Oops, we did it again - Why we make mistakes

Why do we make stupid mistakes? A new book says people have design faults that inevitably lead to slip-ups – but we can train ourselves to avoid them.
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The Independent Culture

We all make mistakes." That truism is usually meant kindly, but being on the receiving end of it can be downright frustrating. Try as we might, we repeat the same simple, preventable errors every day.

Joseph T Hallinan, an American Pulitzer Prize-winning journalist, thinks he knows why – humans are pre-programmed to make blunders. His book, Why We Make Mistakes, attracted winning reviews on its publication last month, with one critic predicting that it would change the face of mainstream behavioural science. Subtitled "How We Look Without Seeing, Forget Things in Seconds, and Are All Pretty Sure We Are Way Above Average", Hallinan's book is, according to its author, "a field guide to human error. People can look at it and see the mistakes they make, and find some of the reasons behind those mistakes."

The examples he uses are mostly of the forehead-slapping, Homer Simpson variety: why do names and facts escape us at crucial moments, such as in interviews? Why do we forget computer passwords, fall for optical illusions, and stash jewellery in a "safe" place when we go on holiday, only to forget which spice jar holds our rocks?

It's down to human design, not personality or intelligence, Hallinan argues. The very way we think, see and remember sets us up for mistakes. We are subconsciously biased, quick to judge by appearances and overconfident of our own abilities. Most of us believe we are above average at everything – a statistical impossibility that leads to slip-ups.

The former Wall Street Journal reporter began to shape his theory while researching a story on anaesthetists, who, it turns out, have a terrible safety record. Hallinan describes how their statistics were vastly improved by simple change to their equipment that cancelled out human error; the introduction of a valve that could only turn one way to deliver anaesthetic to a patient.

Taking examples from aviation, consumer behaviour, geography and football, Hallinan fuses economics, neuroscience and psychology, an approach that owes an obvious debt to Malcolm Gladwell (The Tipping Point, Blink and Outliers), and Steven Levitt and Stephen Dubner (Freakonomics). When his book is published in the UK this summer, it will be titled Errornomics, a nod to Levitt and Dubner.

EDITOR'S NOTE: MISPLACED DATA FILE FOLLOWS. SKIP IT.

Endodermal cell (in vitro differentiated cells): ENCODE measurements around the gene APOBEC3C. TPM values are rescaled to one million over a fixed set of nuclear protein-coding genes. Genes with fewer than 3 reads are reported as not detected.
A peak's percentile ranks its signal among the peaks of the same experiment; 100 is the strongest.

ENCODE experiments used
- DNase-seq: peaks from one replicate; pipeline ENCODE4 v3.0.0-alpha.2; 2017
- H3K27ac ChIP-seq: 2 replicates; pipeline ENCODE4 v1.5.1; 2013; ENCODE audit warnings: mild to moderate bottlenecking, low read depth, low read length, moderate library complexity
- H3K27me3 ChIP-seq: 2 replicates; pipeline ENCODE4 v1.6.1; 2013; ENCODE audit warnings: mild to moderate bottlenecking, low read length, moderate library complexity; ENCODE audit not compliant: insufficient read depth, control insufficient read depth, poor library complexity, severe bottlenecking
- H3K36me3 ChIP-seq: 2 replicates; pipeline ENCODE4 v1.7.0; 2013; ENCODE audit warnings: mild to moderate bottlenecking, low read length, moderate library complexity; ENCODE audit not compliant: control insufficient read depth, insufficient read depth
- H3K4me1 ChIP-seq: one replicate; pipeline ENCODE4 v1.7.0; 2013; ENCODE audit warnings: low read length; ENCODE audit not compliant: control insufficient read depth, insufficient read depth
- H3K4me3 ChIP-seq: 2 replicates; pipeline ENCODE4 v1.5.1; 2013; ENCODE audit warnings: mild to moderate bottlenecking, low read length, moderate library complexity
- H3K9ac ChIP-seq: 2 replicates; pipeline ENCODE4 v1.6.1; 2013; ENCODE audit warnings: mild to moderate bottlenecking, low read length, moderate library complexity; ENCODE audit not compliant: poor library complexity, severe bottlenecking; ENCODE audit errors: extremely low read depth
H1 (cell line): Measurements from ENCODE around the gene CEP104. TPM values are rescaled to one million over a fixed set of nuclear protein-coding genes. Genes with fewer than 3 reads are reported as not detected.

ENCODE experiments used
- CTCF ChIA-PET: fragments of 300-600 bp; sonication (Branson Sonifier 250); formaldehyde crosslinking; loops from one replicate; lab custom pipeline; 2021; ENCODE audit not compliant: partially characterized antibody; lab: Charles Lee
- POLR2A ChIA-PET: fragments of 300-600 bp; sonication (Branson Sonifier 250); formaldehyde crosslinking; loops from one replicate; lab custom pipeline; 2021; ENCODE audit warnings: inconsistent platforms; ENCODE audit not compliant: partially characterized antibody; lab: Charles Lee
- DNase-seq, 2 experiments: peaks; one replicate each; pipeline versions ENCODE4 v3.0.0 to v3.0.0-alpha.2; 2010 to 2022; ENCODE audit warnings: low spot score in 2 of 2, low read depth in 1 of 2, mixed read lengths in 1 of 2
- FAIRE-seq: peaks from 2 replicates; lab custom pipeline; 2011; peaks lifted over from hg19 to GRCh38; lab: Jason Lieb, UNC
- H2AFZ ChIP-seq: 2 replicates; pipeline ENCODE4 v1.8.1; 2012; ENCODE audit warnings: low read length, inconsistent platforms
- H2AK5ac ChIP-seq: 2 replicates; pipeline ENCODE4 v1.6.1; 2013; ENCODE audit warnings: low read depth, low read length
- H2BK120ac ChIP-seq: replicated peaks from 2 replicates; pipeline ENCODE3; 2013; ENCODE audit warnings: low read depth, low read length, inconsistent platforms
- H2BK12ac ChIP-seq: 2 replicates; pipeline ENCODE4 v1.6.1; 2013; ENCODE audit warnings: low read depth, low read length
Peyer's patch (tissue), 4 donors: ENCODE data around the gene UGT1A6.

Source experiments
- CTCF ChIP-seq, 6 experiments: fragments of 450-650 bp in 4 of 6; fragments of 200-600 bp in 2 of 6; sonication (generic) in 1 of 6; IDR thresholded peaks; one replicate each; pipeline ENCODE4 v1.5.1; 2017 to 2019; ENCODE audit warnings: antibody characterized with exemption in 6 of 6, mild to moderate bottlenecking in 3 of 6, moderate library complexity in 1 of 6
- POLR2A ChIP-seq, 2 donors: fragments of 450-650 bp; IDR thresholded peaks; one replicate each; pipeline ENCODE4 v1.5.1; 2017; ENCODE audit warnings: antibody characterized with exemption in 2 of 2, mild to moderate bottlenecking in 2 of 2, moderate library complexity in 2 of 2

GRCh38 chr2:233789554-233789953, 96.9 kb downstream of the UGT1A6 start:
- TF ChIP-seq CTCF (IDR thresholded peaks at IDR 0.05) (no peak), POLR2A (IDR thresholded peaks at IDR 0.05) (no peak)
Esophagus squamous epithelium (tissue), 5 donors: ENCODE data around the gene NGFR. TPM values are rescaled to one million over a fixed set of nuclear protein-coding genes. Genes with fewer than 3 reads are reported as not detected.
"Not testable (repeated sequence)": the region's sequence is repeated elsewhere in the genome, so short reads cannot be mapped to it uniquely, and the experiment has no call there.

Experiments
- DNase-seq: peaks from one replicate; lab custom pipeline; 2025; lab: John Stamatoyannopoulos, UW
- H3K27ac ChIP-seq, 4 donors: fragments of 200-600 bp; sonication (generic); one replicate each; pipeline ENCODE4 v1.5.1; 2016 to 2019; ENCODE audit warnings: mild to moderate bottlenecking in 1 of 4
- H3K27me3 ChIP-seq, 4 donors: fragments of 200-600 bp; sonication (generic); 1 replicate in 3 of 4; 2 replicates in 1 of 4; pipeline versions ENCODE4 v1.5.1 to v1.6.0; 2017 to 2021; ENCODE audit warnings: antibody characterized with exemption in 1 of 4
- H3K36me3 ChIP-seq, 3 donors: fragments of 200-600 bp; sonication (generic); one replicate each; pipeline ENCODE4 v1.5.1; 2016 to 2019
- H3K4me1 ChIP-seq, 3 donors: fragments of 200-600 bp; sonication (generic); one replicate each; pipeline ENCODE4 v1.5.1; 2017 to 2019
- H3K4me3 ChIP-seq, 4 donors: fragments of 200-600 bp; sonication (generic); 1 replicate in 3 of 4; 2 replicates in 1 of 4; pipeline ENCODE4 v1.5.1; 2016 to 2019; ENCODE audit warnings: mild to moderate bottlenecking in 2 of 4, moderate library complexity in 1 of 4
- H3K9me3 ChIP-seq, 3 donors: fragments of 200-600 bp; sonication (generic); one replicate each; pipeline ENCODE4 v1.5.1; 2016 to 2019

All these books use economics and sociology to explain events considered out of our control. The preferred methodology is to then deconstruct common perceptions, revealing human behaviour to be structured and predictable. But Hallinan's book offers the possibility of decoding all that is wrong with our lives, righting the wrongs and scheming to rule the world. He offers solutions. After all, the best way to avoid making mistakes, he says, is to understand why we make them.

So is this just self-help cloaked in statistical analysis and sociology? "I guess [that] depends on your view of self-help and whether you think it's a good or a bad thing," Hallinan says. "I could see how they could fit there, because there's a need in a lot of people to try to help themselves navigate through life, and my book and Freakonomics and Outliers help people navigate through life."

Hallinan went beyond sociology and economics and important nuggets in the areas of marketing and even ophthalmology. "Personally," he says, "one of the most surprising things I learnt was how bad our vision is and how many tricks our eyes play on us." In one Cornell University experiment he cites, subjects were asked to seek directions from a stranger, but a pair of actors carrying a door would pass between the two conversants in the middle of the exchange. As the door passed, the person giving directions would swap with someone else – and their interlocutor rarely noticed that they finished the conversation with a different person.

Even Hallinan is vulnerable to the avoidable mis-step. A reader of his website recently pointed out an inaccuracy missed by the author and his editors. "It was a mistake we cite in the book," Hallinan says. "And a classic proofreaders' error – a dropped word in a sentence. I didn't notice it, my editors didn't notice it, and nobody else looking at the website noticed it, but one reader in Ohio did. The reason this one reader succeeded where others failed is that he is a slow reader and reads word by word, rather than scanning pages as most of us do."

What was the dropped word? "Make," Hallinan says. "The sentence should have read, 'Why do we make mistakes?' A crucial error, in this case."

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